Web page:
Network Fundamentals — Protocols
Because they are one of the most important parts of networking, this blogs post is to explain what some of them are and how they work. This post probably will never be completely finished because of the sheer amount of protocols that exist, and that are created. Now without further due, let’s begin.
The definition of network protocols, as you can find on CompTIA is an established set of rules that determine how data is transmitted between different devices in the same network. Essentially, it allows connected devices to communicate with each other, regardless of any differences in their internal processes, structure, or design.¹
In a more easily digestible way, a protocol is a set of rules that define how a communication occurs in a network. They allow connected devices to communicate with each other, regardless of the differences in their processes, structure, or design.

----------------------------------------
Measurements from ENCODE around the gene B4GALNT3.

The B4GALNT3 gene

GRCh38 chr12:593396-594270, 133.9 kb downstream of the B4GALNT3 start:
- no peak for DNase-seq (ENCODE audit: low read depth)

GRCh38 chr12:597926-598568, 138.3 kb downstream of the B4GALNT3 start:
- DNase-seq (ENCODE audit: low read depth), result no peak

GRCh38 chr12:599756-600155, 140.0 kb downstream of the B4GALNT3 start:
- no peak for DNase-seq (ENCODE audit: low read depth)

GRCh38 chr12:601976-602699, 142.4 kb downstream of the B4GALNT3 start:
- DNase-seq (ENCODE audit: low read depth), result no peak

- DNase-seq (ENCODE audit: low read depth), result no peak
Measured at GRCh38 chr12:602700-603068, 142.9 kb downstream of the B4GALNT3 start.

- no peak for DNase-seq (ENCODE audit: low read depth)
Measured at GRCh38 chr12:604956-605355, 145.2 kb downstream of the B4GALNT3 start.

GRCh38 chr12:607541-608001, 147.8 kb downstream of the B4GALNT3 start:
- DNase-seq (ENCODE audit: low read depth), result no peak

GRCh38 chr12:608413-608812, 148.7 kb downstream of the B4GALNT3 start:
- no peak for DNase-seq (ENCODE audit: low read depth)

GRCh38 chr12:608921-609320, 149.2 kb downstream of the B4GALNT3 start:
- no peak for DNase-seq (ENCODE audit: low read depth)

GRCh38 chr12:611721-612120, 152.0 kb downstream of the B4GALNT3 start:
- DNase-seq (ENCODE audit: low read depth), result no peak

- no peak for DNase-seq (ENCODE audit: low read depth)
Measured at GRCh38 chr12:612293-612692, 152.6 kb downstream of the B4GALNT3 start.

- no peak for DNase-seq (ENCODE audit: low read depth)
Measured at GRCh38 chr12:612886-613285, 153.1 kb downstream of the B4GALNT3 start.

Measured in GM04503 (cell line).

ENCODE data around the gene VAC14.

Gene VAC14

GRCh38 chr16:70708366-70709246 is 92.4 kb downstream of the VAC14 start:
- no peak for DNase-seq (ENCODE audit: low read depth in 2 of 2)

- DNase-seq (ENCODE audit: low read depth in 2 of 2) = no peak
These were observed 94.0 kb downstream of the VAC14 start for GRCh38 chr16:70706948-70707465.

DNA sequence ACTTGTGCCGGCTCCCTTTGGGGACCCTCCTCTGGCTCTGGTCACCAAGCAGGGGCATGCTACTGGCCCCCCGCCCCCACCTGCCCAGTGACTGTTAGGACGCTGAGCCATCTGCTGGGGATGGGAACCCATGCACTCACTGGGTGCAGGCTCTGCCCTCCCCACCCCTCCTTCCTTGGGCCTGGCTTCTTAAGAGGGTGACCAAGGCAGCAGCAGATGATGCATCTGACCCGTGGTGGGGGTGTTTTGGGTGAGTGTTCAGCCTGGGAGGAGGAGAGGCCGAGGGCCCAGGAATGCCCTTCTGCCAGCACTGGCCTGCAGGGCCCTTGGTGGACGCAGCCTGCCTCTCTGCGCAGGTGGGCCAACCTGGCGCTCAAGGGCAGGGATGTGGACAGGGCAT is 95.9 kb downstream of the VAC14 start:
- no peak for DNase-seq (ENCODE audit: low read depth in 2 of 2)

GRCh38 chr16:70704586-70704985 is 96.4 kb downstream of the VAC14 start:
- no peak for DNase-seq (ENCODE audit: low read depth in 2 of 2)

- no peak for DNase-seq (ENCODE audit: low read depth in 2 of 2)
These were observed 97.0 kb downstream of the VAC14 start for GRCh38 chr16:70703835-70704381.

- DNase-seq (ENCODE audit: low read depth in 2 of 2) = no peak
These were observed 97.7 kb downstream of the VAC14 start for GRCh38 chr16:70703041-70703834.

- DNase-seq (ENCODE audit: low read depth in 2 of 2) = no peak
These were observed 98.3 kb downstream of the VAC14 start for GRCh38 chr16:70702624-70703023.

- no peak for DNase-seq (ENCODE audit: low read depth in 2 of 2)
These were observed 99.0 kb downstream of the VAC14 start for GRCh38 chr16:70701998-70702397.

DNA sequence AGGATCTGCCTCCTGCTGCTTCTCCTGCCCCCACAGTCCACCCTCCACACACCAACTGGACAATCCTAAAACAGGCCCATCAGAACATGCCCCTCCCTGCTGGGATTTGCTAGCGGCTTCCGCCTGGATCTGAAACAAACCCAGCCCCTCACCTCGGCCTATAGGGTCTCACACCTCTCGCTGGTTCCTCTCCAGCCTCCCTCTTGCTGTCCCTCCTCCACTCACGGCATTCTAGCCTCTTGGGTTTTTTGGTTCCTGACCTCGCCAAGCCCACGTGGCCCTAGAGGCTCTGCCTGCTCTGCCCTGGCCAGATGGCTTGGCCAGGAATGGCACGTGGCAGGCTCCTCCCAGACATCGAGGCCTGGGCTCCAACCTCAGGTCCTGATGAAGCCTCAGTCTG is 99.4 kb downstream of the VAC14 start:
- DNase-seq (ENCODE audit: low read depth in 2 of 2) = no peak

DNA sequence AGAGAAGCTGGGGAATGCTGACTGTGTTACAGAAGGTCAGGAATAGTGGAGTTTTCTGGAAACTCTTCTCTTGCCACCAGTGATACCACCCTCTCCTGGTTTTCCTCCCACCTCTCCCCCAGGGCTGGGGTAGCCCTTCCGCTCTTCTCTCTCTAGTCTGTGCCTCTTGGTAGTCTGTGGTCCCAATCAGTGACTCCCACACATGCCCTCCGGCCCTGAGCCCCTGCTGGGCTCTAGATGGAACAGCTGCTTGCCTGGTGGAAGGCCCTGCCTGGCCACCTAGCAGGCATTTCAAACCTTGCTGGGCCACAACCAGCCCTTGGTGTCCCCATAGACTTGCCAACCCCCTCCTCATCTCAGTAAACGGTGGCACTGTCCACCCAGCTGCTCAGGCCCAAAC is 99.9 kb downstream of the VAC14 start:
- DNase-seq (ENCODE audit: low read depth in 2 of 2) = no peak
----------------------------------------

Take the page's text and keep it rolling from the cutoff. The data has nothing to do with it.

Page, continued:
Let’s start this with one of the most important protocols that act on a physical level, the Ethernet protocol.
Every system that is connected using cables to access a geographically localized network likely uses Ethernet. It initially grew due to its affordable cost, but as technology advanced, its ability to evolve and deliver high performance sustained its popularity.
I mentioned in another post about the IP addresses so much of what is written here will be the same. The IP protocol runs on the internet layer of the OSI model (layer 3). It serves for routing and addressing packets of data so that they can travel across networks and arrive at the right destination. The IP information is attached to packets and helps routers send the packet to the right place. It works through IP addresses.
An IP (Internet Protocol) address is a unique address that identifies a device on the Internet, it contains location information and makes the device accessible for communication. The internet uses them to differentiate between different computers, routes, and websites.
There are two versions of the protocol, IPv4 and IPv6.